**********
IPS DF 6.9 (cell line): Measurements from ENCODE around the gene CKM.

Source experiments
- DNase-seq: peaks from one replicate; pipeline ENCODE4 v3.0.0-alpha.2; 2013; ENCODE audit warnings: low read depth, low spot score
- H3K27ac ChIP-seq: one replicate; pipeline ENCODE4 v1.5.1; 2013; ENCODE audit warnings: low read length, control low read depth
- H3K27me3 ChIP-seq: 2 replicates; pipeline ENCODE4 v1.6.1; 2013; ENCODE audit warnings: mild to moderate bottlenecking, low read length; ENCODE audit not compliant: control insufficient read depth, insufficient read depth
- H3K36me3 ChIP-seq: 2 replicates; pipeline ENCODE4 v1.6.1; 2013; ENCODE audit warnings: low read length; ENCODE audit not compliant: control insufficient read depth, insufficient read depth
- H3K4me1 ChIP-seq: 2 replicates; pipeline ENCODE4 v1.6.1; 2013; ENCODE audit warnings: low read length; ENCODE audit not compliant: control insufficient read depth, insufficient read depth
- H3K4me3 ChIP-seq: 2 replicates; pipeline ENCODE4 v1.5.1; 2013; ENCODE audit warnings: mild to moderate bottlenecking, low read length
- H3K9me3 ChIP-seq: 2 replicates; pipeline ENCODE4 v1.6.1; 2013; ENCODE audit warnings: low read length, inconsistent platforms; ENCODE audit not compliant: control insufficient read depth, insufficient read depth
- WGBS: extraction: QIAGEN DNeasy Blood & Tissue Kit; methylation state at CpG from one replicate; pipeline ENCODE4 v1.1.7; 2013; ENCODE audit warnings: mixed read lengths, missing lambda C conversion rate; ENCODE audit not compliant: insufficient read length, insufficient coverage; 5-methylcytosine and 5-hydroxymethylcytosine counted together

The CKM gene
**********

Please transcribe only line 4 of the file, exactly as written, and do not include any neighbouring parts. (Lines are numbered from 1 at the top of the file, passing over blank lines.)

- H3K27ac ChIP-seq: one replicate; pipeline ENCODE4 v1.5.1; 2013; ENCODE audit warnings: low read length, control low read depth